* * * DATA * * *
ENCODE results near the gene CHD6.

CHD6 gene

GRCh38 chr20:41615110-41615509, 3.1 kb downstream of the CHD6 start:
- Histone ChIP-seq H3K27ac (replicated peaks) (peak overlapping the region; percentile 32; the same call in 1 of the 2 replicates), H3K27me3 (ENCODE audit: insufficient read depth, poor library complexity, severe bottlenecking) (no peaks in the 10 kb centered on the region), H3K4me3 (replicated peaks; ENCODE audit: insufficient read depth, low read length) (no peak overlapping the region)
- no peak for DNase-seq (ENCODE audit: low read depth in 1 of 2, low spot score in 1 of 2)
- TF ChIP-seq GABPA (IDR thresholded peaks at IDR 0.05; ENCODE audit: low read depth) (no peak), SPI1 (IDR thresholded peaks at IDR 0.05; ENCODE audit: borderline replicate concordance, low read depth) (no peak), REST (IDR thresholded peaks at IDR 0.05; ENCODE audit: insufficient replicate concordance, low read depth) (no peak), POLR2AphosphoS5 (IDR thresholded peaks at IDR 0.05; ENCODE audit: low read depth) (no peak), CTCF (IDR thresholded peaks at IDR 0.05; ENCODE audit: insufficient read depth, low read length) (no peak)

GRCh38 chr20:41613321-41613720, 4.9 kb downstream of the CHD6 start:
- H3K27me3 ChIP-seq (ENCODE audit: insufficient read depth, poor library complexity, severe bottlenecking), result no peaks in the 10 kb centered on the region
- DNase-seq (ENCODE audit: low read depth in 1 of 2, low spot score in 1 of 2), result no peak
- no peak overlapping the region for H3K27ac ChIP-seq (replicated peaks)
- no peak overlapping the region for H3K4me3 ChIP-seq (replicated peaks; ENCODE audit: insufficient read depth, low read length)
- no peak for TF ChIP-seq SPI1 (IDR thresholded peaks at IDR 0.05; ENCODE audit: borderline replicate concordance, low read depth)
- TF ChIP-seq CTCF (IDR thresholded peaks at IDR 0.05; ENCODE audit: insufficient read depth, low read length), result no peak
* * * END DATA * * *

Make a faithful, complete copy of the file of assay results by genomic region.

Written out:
ENCODE results near the gene CHD6.

CHD6 gene

GRCh38 chr20:41615110-41615509, 3.1 kb downstream of the CHD6 start:
- Histone ChIP-seq H3K27ac (replicated peaks) (peak overlapping the region; percentile 32; the same call in 1 of the 2 replicates), H3K27me3 (ENCODE audit: insufficient read depth, poor library complexity, severe bottlenecking) (no peaks in the 10 kb centered on the region), H3K4me3 (replicated peaks; ENCODE audit: insufficient read depth, low read length) (no peak overlapping the region)
- no peak for DNase-seq (ENCODE audit: low read depth in 1 of 2, low spot score in 1 of 2)
- TF ChIP-seq GABPA (IDR thresholded peaks at IDR 0.05; ENCODE audit: low read depth) (no peak), SPI1 (IDR thresholded peaks at IDR 0.05; ENCODE audit: borderline replicate concordance, low read depth) (no peak), REST (IDR thresholded peaks at IDR 0.05; ENCODE audit: insufficient replicate concordance, low read depth) (no peak), POLR2AphosphoS5 (IDR thresholded peaks at IDR 0.05; ENCODE audit: low read depth) (no peak), CTCF (IDR thresholded peaks at IDR 0.05; ENCODE audit: insufficient read depth, low read length) (no peak)

GRCh38 chr20:41613321-41613720, 4.9 kb downstream of the CHD6 start:
- H3K27me3 ChIP-seq (ENCODE audit: insufficient read depth, poor library complexity, severe bottlenecking), result no peaks in the 10 kb centered on the region
- DNase-seq (ENCODE audit: low read depth in 1 of 2, low spot score in 1 of 2), result no peak
- no peak overlapping the region for H3K27ac ChIP-seq (replicated peaks)
- no peak overlapping the region for H3K4me3 ChIP-seq (replicated peaks; ENCODE audit: insufficient read depth, low read length)
- no peak for TF ChIP-seq SPI1 (IDR thresholded peaks at IDR 0.05; ENCODE audit: borderline replicate concordance, low read depth)
- TF ChIP-seq CTCF (IDR thresholded peaks at IDR 0.05; ENCODE audit: insufficient read depth, low read length), result no peak